In the aftermath of Liverpool’s Champions League defeat to Paris Saint-Germain, Jurgen Klopp was asked whether he felt there was an issue with his midfield and whether it had been overrun by the French club.
“We’ve conceded five goals [in the league this season] and you talk about how our midfield is ‘overrun’?,” responded a visibly irked Reds manager, who added: “Sorry, I didn’t see that. We could have scored more goals, but I don’t see any problems in midfield to be honest.”
The midfield that lined up against PSG was the same one that started the Champions League final against Real Madrid, featuring Jordan Henderson, Gini Wijnaldum and James Milner.
Klopp’s claim about having no problems with that midfield is dubious given that he signed Fabinho, Naby Keita and desperately wanted Nabil Fekir in the summer. The German effectively sought a whole new core, so is clearly aware of the need to upgrade in the middle of the park.
Of course, a manager’s words shouldn't always be taken at face value, and Klopp was unlikely to have ever said he had an issue with his midfield in a press conference. Actions speak louder than words, just as they did in the summer when he publicly backed Loris Karius but then took the opportunity to upgrade his goalkeeper by signing Alisson.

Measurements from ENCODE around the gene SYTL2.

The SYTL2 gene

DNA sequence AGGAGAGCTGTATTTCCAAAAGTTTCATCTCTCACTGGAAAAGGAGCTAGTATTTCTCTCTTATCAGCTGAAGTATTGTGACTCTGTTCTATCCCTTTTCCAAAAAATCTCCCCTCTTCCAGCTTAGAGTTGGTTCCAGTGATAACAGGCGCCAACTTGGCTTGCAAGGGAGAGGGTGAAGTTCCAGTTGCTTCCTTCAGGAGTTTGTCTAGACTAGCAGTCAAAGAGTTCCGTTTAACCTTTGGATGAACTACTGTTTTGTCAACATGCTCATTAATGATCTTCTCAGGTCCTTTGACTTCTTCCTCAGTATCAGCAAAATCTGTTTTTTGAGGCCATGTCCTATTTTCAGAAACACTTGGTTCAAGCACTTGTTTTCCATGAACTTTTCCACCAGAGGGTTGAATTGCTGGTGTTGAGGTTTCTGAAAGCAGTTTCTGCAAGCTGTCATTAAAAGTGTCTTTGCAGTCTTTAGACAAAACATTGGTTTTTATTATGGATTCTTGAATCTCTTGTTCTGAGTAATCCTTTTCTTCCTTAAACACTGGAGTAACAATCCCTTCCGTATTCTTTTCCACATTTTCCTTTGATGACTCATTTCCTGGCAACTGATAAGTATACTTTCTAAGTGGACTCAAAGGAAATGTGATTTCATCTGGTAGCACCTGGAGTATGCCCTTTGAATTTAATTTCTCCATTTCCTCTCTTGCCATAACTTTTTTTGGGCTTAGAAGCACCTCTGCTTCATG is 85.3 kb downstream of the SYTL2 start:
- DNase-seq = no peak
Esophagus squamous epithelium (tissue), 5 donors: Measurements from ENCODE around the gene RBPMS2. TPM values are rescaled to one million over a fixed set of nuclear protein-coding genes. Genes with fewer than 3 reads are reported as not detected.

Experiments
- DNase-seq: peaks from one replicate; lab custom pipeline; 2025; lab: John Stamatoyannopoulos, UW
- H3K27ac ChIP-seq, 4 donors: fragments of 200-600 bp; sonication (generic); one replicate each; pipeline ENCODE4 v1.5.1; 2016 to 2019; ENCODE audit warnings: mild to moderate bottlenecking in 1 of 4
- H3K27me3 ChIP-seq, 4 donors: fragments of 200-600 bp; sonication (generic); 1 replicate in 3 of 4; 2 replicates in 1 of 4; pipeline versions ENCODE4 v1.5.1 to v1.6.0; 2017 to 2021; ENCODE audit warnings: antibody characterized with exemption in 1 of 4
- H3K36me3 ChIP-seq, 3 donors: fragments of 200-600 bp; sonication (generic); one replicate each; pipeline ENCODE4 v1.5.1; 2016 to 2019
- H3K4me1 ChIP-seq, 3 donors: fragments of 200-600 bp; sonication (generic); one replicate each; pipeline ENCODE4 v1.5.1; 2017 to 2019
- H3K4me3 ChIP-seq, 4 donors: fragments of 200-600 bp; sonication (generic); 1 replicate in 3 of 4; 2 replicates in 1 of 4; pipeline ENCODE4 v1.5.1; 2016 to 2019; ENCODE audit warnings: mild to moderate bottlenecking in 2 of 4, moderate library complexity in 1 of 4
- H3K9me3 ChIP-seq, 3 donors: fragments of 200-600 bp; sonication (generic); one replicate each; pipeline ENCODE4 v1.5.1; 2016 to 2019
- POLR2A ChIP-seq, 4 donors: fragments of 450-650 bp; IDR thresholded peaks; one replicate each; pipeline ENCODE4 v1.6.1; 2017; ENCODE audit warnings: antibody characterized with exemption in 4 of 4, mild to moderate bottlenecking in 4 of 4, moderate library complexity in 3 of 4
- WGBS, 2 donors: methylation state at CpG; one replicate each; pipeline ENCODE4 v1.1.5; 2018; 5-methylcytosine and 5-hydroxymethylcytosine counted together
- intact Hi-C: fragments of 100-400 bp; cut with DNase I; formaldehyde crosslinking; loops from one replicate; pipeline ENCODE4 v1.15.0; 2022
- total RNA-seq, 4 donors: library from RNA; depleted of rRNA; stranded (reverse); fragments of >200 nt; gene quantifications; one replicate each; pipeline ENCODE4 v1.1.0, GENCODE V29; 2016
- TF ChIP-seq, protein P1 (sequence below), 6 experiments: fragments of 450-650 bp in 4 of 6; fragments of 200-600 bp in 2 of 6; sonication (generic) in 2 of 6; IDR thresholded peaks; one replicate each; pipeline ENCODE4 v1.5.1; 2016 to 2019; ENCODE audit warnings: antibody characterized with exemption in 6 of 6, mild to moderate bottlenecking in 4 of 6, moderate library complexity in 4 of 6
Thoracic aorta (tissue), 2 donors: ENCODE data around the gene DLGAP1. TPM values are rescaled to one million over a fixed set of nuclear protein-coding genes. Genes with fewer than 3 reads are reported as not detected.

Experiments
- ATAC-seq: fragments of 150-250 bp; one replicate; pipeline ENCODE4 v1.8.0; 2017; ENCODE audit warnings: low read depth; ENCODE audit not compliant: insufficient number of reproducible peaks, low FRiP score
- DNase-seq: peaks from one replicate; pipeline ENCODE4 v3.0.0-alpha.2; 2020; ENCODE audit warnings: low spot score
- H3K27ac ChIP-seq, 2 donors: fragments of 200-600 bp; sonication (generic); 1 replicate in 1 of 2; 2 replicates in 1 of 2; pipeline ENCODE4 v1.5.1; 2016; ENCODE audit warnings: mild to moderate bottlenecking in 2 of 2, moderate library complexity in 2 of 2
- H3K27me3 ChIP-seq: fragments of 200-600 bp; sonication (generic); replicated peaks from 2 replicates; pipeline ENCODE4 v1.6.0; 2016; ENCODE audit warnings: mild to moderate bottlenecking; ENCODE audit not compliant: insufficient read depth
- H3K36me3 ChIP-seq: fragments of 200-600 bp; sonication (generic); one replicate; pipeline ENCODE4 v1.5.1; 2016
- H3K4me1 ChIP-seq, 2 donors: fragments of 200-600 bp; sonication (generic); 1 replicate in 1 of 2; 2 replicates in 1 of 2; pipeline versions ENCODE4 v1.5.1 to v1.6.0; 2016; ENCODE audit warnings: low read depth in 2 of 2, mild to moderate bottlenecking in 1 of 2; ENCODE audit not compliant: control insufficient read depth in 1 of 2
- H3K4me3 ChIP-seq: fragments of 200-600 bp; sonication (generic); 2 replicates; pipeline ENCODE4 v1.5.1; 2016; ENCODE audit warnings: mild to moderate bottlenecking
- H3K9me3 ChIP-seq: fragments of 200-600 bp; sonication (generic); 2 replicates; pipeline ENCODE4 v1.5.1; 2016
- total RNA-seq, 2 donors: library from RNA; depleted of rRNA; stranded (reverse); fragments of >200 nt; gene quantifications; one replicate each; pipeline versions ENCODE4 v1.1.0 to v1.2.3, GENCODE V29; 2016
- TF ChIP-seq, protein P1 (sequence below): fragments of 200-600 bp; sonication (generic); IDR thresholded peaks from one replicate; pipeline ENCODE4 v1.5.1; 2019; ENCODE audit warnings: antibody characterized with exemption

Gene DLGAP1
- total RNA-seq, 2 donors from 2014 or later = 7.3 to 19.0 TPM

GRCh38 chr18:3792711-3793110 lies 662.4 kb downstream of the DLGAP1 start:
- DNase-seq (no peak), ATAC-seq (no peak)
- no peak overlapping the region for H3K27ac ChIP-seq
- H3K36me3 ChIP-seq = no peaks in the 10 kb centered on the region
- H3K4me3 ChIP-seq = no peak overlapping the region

The defeat in Paris was Liverpool’s fifth European ‘away’ loss in a row, including the final in Kiev and semi-final in Rome last season. Of those defeats, Milner and Wijnaldum started all five, accompanied by Henderson in three, and Liverpool lost in Naples when Naby Keita went off early due to injury.
Liverpool have failed to score and mustered just four shots from open play in a trio of defeats on their European travels this season – all against Red Star Belgrade. Between them last season, Henderson, Milner and Wijnaldum scored just four goals in a combined 148 appearances. The issue comes when the front three of Mohamed Salah, Sadio Mané and Roberto Firmino don’t score – it’s difficult to see where the goals will come from elsewhere.
For many Liverpool supporters, those three aforementioned midfielders are too similar in style: none of them are known for their creativity or goalscoring prowess, and a trophy-winning team needs more than what they can offer. It’s a fair appraisal.
According to football coach Simon Brundish, the Henderson-Milner-Wijnaldum triumvirate yields an average of 1.66 points per game when playing alongside each other, which equates to 63 points over a season. That stat backs up what many think: it’s a mid-table midfield, lacking the quality to create and provide for the forwards.
Additionally, Brundish calculates that passes into the box per-90-minutes this season are most frequent when Naby Keita, Xherdan Shaqiri and Fabinho play together – in some instances, more than twice as many. The use of the ‘passes into the box’ statistic is far more representative than the oft-reported ‘forward passes’ stat, where short-range diagonals often skew analyses.